At the risk of hijacking this thread even more.....(MODS may split these conversations out if they want too)
Originally Posted by Maz
So, what is a type? That is a very good question. The answer is there are in fact 3 categories of types for the C language: primitive, composite-built in, and composite user(I will discuss primitive here, all others can be later if required).
A primitive type for any language is something that the parser can directly translate into machine code. It is "primitive" because it is directly built into the parser logic (usually a series of function calls) without recursion. The "without recursion" part makes it a primitive. For instance, lets look at the primitive type of "int x". ^
Now, when we write something like: "int x = 5;" in C, the parser can directly translate that into machine code. In the data section(specifically .BSS section*), a variable named x would be created of type int (for 32-bit architecture) this would be a double word. For NASM syntax, declaration of X in the .BSS would be:
^ It is important to note that the job of finding and declaring variable names in their appropriate sections is often the task of the lexical scanner and not the parser.
x resd 1; reserves 1 double word- 32 bits(sizeof(int) on 32 bit OS).
*BSS was actually not an initial construct of a program. It was added in the 1950's by an IBM assembler and actually stands for "Block Started by Symbol".
Now since the declaration of x is taken care of, we now need to look at the assignment. In this case we declare x to be 5. So now the parser needs to handle this, and luckily since an int is a primitive we can convert this directly to machine code*:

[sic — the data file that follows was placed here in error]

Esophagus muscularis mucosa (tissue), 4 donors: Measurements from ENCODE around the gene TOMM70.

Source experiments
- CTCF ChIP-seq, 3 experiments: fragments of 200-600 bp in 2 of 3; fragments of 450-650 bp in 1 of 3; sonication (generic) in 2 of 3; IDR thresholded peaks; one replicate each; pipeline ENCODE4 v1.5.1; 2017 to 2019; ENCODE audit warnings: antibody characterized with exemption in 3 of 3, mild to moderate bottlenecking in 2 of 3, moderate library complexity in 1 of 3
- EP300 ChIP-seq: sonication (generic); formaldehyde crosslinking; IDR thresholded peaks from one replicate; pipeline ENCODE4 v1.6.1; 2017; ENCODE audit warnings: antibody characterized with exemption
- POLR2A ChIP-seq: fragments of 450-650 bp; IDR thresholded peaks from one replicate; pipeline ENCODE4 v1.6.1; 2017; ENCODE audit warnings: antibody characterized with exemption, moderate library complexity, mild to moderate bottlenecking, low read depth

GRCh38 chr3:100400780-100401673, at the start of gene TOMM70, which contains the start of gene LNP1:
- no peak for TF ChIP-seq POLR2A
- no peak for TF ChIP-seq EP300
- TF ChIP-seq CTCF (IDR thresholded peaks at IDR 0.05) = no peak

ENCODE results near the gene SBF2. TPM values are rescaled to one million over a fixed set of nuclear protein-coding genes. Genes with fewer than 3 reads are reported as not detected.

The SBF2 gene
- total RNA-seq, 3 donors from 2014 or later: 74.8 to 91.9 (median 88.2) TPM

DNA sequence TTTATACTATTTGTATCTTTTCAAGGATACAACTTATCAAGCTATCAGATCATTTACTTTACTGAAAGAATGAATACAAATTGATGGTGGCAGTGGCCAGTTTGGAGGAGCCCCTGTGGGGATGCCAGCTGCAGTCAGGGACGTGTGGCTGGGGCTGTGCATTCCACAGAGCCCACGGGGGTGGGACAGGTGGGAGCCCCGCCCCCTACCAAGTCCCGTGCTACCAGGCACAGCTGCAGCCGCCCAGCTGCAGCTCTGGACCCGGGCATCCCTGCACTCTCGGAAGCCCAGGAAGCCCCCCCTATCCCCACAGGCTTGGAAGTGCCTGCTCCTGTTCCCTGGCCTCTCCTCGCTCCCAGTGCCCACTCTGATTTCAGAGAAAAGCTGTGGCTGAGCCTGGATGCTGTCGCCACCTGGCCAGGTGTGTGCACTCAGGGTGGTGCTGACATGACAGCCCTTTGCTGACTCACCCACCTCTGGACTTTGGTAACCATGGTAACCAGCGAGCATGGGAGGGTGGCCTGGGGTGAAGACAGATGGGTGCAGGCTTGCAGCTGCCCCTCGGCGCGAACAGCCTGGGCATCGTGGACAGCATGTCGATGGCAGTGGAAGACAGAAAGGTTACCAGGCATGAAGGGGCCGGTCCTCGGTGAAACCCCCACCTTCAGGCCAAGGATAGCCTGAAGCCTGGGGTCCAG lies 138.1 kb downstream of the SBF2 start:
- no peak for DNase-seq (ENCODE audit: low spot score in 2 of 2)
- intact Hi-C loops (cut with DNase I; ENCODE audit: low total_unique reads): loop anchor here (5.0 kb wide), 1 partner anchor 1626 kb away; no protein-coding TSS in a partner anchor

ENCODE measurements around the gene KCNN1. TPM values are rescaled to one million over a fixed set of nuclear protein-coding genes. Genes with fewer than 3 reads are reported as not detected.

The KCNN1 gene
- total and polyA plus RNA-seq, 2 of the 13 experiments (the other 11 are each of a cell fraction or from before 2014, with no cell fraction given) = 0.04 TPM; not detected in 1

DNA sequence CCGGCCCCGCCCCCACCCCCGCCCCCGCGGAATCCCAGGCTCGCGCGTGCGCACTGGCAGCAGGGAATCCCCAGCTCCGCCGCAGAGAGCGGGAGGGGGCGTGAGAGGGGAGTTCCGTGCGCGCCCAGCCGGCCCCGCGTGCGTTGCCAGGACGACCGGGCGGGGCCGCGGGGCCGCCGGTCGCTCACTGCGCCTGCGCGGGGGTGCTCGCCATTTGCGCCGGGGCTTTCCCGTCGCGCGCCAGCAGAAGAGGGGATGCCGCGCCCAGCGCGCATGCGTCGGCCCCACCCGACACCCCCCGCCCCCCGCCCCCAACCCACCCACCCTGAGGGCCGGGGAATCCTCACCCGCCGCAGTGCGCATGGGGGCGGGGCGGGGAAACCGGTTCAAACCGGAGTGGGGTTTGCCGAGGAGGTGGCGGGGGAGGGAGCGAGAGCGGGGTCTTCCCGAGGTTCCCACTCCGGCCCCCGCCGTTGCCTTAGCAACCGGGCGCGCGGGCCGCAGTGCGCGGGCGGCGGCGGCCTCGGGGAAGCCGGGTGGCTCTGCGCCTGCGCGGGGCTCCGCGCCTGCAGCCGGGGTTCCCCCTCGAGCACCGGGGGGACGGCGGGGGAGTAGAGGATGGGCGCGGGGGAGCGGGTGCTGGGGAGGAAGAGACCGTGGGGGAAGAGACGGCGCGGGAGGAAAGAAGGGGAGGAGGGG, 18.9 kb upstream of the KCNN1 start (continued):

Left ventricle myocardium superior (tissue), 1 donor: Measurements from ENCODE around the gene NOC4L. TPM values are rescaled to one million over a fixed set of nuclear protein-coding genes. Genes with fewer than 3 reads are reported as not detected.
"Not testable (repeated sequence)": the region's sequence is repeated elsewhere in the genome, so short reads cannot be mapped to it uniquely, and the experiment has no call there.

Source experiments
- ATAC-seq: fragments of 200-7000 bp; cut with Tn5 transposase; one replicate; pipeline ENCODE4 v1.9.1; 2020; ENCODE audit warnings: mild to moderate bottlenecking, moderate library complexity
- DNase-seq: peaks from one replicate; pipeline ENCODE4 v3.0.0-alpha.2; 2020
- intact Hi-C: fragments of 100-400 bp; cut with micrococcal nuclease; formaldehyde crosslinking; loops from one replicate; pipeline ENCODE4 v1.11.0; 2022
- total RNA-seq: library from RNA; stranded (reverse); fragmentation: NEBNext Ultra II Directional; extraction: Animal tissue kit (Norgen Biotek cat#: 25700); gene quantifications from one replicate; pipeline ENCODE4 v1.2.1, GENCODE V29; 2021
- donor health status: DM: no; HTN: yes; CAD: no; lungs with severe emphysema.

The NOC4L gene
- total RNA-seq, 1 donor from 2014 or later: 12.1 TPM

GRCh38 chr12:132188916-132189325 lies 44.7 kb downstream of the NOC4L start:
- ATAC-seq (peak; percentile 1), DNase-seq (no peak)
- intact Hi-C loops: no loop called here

*Note, since this is a primitive we do not need any loop statements (which means the parser did not use any recursion) to complete this expression.
LEA EDX, [X]; load address of x to EDX register
MOV EAX, 5; place 5 into EAX reg (32-bit)
MOX [EDX], EAX; place 5 into x
This is what is going on "under the hood" as you like to say with the compiler. Now, if you would like to discuss composite types ask the mods to split out this thread since the OP isn't done. All a built in composite type is a primitive, that is recursively built by the compiler. (This does involve stack usage and the stack pointer, along with looping for optimization).
As for function calls, they are handled by the 'call' statement in NASM assembly. Note based on parser design for languages like C the return value from a function is stored in the EAX register on x86 machines.
Pointers:=(if you get it feel free to PM me)These are constructs which denote the manner in which the parser deals with the register. Did you note the use of the square brackets '[' ']'? If they are present that means indirect addressing in NASM, which means place whatever is going there into the memory address that is stored by that register. So without '[' ']' means direct and with means indirect when it comes to registers**.
**Note the instruction LEA has its own requirements which are beyond the topic of this post.
EDIT:Added clarification based on Laser's response.